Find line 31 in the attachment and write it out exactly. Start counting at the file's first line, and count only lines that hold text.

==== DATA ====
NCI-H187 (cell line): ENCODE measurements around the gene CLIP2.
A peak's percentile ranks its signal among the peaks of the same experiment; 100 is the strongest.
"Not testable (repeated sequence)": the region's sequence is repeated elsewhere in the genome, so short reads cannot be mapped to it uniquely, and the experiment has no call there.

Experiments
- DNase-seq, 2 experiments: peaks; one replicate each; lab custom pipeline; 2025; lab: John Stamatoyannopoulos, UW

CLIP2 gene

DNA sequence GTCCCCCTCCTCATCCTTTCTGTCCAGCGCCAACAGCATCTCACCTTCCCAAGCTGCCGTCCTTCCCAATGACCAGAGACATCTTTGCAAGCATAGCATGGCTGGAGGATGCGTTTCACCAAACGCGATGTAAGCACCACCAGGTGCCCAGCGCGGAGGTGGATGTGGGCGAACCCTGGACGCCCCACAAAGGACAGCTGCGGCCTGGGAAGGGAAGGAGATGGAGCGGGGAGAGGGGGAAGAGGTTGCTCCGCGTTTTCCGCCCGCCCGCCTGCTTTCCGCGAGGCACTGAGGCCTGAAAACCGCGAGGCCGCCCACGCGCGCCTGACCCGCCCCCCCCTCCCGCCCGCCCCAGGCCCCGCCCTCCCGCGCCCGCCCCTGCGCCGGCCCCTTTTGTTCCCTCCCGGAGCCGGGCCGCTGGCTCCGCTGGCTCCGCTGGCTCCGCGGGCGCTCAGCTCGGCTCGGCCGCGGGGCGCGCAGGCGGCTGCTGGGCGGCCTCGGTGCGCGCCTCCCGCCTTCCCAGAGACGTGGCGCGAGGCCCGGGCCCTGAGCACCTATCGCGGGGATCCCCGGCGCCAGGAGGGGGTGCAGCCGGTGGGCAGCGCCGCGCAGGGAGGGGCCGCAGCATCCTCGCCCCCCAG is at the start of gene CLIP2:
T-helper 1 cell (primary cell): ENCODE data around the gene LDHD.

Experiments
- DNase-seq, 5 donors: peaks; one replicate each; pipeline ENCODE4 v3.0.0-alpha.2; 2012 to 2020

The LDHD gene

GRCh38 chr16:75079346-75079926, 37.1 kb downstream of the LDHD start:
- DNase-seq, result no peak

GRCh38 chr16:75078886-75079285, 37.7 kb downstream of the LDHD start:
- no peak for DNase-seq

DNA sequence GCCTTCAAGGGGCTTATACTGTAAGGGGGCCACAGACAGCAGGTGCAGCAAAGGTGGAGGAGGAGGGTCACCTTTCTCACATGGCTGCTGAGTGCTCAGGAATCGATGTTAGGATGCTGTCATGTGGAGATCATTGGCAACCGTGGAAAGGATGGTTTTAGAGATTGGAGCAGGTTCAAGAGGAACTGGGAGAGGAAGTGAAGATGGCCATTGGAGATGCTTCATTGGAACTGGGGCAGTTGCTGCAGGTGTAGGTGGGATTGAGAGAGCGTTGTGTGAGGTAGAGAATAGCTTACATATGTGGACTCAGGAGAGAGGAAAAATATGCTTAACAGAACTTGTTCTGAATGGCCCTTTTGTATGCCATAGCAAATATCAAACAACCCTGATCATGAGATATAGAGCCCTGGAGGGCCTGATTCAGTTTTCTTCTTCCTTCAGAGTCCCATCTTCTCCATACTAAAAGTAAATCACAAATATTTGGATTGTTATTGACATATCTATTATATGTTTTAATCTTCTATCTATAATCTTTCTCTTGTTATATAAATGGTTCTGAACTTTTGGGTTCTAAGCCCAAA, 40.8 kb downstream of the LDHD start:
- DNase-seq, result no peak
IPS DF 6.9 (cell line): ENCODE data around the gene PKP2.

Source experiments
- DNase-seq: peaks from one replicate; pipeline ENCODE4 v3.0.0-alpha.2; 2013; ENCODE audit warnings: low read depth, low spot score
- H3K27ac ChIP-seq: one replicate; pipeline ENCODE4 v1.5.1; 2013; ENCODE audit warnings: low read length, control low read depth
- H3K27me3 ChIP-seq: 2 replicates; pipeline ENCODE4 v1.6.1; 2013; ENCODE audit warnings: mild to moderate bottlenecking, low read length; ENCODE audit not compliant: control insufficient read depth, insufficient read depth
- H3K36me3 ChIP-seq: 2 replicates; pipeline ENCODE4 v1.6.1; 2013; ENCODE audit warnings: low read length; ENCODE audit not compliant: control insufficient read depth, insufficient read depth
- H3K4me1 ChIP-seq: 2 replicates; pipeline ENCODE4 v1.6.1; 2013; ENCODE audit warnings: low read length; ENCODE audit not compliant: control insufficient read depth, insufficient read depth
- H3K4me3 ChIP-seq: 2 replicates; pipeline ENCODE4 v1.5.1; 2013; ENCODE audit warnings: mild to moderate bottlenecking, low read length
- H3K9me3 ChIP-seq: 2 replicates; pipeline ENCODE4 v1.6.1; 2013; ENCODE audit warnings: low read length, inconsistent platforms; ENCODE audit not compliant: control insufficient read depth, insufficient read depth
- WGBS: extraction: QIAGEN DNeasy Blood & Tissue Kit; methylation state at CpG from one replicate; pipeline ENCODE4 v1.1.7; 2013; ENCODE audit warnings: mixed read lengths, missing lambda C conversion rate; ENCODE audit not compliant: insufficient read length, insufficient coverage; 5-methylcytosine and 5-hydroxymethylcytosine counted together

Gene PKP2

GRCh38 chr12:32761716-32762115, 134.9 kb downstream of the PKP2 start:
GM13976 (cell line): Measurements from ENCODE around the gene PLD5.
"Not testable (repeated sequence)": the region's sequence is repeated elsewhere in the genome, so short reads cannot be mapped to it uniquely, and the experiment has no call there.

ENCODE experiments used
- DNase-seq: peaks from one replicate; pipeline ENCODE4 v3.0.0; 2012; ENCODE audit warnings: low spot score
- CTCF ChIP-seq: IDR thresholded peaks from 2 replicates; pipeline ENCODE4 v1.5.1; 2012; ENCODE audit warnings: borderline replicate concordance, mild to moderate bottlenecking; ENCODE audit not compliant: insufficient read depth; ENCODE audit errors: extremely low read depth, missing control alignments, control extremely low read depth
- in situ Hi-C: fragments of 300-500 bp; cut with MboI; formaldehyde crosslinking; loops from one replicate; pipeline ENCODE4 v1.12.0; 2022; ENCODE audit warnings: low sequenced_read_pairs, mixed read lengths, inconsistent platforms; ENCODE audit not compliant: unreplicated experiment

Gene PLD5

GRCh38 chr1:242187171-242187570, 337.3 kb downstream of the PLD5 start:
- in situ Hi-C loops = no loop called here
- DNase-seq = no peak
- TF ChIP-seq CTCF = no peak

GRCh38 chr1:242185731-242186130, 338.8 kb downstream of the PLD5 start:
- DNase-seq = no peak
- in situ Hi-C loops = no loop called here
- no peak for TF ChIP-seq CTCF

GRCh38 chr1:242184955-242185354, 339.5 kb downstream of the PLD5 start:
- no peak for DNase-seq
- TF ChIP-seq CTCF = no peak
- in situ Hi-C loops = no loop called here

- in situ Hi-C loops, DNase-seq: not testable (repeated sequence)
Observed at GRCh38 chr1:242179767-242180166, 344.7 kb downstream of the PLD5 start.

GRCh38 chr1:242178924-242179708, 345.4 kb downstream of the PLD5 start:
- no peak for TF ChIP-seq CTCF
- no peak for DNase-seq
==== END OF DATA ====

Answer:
"Not testable (repeated sequence)": the region's sequence is repeated elsewhere in the genome, so short reads cannot be mapped to it uniquely, and the experiment has no call there.